Have you ever seen your content manager at work? He or she is hunched over the keyboard, pounding out your latest great content piece, or on the phone cajoling a freelancer to get something turned in that’s overdue. Or maybe the content manager is begging someone for budget, or frantically emailing the head of sales for front-line input into what kind of content is needed.
All that hard work! Busy, busy, busy! And, if your sales enablement strategy isn’t a good one, all to little effect. If the manager’s boss sees that — despite the effort and the investment — the needle hasn’t moved, that hard-working content manager could be getting a pink slip.
The problem isn’t the content manager. There are a lot of them out there working their keisters off to create content. The problem is what happens after that content is created.
Content's Use By Date
Many companies have substandard strategies for sales enablement. In other words, they have implemented no structure or system for getting the right content in sales’ hands when sales needs it. According to Sirius Decisions, 60 to 70 percent of all content sits unused, and the real numbers can be even higher. In one example cited on Sirius Decisions’ blog technology provider CDW shared that a recent project to consolidate three sales portals into one revealed that 93 percent of all content produced or stored in the portals went unused.
CDW’s content team was clearly working its fingers to the bone — but for what? Content for many is a rapidly-perishable commodity: it stays fresh as long as it’s fresh in sales’ minds. Once it slips from the forefront, it’s as if it didn’t exist. And when a need arises for similar content a few weeks or months later, the team might end up creating a new version of the same content.
If you’re lucky, your content manager has a good memory and the time to recall before you embark on redundant content creation. If not, you’re paying to have the same material written again and again.
The Not-So-Secret Ingredient to Sales Enablement
Instead of pursuing an ad hoc, short-attention-span approach, smart companies put an enablement strategy in place that emphasizes structure. Structure is the not-so-secret ingredient that makes sales enablement work. It allows sales reps to find what they need fast. It’s like the organization of shelves in the library, where things are grouped in a sensible way so they can be located quickly. However it often goes ignored until the structure problem begins to crush the ROI of other enablement investments.
The rush toward creating more content is an example of this. Content is visible and thus easy to justify when developing a budget. It can be responsive to tactical demands from sales. And it’s something that’s reasonably easy to affect change around: just allocate the budget, bring in the staff and get them to work on white papers, reports, videos and podcasts.
That’s great — unless sales can’t find it when it’s needed.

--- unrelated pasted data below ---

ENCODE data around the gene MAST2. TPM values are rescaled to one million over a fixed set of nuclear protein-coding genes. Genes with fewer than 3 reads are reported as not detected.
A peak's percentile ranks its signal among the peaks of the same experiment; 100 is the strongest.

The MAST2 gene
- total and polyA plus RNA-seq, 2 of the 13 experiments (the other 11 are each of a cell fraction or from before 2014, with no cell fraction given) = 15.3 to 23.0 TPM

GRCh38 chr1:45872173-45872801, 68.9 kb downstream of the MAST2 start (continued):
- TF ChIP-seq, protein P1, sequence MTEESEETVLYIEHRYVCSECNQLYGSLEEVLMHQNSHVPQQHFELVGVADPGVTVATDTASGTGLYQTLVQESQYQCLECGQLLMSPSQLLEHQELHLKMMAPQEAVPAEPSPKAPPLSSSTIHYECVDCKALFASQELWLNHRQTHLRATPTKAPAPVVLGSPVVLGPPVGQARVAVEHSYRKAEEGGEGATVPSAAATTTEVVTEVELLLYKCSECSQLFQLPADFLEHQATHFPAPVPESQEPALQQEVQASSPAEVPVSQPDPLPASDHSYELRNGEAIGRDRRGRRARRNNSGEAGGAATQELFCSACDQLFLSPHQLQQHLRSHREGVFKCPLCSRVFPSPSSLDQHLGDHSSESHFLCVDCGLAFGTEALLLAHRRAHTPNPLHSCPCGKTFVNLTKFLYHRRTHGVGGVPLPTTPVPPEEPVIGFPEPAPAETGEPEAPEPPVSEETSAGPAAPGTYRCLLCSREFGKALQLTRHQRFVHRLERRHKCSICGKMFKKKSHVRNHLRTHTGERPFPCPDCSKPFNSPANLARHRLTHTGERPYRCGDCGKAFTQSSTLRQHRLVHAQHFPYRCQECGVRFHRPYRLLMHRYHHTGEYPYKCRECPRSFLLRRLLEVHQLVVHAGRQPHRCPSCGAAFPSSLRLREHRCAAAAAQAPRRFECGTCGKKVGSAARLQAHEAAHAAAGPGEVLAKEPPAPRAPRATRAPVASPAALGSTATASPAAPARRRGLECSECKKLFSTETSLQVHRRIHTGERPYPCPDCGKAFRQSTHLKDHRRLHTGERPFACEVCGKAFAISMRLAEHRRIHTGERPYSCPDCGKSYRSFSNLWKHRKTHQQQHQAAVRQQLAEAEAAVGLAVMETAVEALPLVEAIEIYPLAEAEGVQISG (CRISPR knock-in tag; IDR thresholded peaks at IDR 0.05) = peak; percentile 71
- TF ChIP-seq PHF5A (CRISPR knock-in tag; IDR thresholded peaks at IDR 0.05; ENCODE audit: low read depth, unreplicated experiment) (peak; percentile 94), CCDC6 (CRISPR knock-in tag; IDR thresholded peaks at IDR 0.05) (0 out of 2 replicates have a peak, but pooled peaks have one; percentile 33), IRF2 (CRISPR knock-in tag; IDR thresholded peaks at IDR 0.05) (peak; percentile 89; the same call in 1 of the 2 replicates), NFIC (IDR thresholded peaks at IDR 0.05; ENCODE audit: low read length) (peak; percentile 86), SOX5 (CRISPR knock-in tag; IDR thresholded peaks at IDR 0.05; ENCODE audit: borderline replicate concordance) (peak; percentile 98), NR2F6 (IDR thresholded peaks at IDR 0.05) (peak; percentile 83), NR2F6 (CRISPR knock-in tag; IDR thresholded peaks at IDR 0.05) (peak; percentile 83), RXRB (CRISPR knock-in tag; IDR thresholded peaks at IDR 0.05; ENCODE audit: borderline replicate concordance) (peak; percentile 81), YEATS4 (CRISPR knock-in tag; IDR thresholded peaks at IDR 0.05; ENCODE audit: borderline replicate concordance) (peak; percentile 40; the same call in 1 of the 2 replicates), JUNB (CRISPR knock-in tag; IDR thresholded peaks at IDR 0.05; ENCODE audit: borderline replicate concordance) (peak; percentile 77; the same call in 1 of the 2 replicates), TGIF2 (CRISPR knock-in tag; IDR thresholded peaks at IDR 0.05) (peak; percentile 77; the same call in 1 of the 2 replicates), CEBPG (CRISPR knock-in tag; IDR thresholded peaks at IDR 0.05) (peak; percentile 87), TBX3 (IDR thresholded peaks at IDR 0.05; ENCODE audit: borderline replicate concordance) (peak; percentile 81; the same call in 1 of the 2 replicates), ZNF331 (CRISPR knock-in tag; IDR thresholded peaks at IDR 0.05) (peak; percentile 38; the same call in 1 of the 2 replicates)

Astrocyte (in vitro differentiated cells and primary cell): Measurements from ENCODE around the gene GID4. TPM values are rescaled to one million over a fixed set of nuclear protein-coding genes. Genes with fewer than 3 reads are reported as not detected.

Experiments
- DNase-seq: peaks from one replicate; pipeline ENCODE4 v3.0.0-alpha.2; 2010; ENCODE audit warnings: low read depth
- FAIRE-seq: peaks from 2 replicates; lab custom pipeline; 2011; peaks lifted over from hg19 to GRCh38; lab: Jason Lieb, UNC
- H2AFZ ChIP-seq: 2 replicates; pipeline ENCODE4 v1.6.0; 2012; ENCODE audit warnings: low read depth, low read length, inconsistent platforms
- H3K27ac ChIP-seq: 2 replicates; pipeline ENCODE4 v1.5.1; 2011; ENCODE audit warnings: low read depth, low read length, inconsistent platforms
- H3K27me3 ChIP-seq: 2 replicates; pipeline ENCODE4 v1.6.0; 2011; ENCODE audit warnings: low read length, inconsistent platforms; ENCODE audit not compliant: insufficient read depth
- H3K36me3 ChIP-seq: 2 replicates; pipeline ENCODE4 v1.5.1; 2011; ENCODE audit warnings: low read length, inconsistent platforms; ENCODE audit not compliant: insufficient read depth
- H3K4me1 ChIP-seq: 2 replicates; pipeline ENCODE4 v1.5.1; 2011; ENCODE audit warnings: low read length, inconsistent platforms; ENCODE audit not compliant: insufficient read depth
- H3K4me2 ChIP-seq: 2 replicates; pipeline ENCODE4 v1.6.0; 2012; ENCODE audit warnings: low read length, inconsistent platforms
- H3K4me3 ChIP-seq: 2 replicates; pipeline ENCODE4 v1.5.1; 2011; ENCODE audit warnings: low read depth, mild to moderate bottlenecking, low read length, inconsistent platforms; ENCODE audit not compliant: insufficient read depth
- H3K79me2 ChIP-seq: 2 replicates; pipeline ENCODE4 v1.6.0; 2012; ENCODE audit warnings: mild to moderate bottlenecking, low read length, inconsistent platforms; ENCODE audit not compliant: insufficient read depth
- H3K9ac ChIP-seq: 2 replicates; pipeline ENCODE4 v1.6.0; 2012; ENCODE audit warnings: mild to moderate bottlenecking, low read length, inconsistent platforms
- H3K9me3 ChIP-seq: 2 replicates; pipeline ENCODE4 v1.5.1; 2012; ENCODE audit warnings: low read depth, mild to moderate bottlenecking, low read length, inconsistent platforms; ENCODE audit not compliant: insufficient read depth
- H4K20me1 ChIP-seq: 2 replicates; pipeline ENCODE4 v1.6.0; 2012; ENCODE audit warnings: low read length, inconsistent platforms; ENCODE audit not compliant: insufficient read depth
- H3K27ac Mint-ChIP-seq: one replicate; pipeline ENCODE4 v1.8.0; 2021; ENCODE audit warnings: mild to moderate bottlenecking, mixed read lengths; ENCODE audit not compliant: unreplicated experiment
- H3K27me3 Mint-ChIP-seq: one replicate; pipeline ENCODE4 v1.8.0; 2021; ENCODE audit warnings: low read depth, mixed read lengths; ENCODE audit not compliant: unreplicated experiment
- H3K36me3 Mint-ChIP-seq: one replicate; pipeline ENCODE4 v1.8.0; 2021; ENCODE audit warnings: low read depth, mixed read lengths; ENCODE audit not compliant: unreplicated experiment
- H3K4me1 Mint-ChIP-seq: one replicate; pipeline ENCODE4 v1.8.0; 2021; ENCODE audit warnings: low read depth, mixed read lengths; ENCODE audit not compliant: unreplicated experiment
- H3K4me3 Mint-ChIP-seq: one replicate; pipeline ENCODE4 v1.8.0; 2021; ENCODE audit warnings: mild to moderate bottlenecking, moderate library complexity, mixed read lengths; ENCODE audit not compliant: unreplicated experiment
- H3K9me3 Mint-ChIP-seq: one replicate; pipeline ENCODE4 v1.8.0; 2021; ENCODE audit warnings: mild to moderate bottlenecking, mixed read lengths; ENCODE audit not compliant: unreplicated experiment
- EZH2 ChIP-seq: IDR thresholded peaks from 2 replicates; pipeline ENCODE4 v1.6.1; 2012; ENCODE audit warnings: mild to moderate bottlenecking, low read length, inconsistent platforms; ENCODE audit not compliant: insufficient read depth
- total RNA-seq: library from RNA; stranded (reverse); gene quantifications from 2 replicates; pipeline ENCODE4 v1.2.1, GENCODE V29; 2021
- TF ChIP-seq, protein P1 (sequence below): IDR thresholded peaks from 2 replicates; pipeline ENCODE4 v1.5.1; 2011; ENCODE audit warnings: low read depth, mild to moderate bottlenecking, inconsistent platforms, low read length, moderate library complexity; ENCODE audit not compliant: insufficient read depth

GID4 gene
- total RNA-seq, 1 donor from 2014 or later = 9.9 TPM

Then it’s just busy work — and expensive busy work at that. At $600 per content item, if a company with 2,000 content items has 70 percent of them unused, that's a waste of $840,000 per year on unused content. That wasted content also competes for attention with high-value content. When it comes to sales, more content is not always “more.”
Other companies have swung the other way, toward a focus on delivery. In other words, they’ve shifted focus toward devices and technologies to encourage adoption. Again, these are great things, but without paying attention to structure they’ll only end up frustrating the sales force faster.
Clean Out the Dead Wood
To its credit, CDW went through the exercise of implementing a structure, which helped it understand the effectiveness of its content generation efforts. It managed to archive about 70 percent of its 3500-plus content items to bring the best content to the fore. In cases like this, there’s a good chance that some extremely helpful content has been submerged in the system and was simply inaccessible to sales staff because of issues of structure.
Once you address the structure issue, things start to fall into place. First, you can revisit the numbers around content. Is 60-70 percent going unused because it’s not good, or because it’s hard to locate? Once you make it readily accessible, you can make a real evaluation, and it may be that you can reduce spending on content after seeing the true numbers about your existing content’s effectiveness. You can certainly cull the dead wood, and you can use scoring to promote content that’s proven to work. And you can increase the amount of time sales spends selling by slashing the average of 20 to 40 hours sale reps spend searching for and creating content from scratch.
Next, your delivery and adoption issues will be improved. If you’ve nailed the structure, usage both on desktops and mobile devices should climb, exactly because adoption rates will be up. Again, you’ll have a better view of the performance of your now-unfettered content and you can make decisions based on reality. You can also take this to the next level — if your enablement structure is sound, you can shift from sales finding content to content finding sales when sales needs it most.
But until you tackle the structure problem, you have no way to get the right content in to sales’ hands when they need it, and you have no realistic way to evaluate that content. And with no way to evaluate the effectiveness of your content, a sword hangs over your content manager’s head — which is no way to reward someone for their hard work.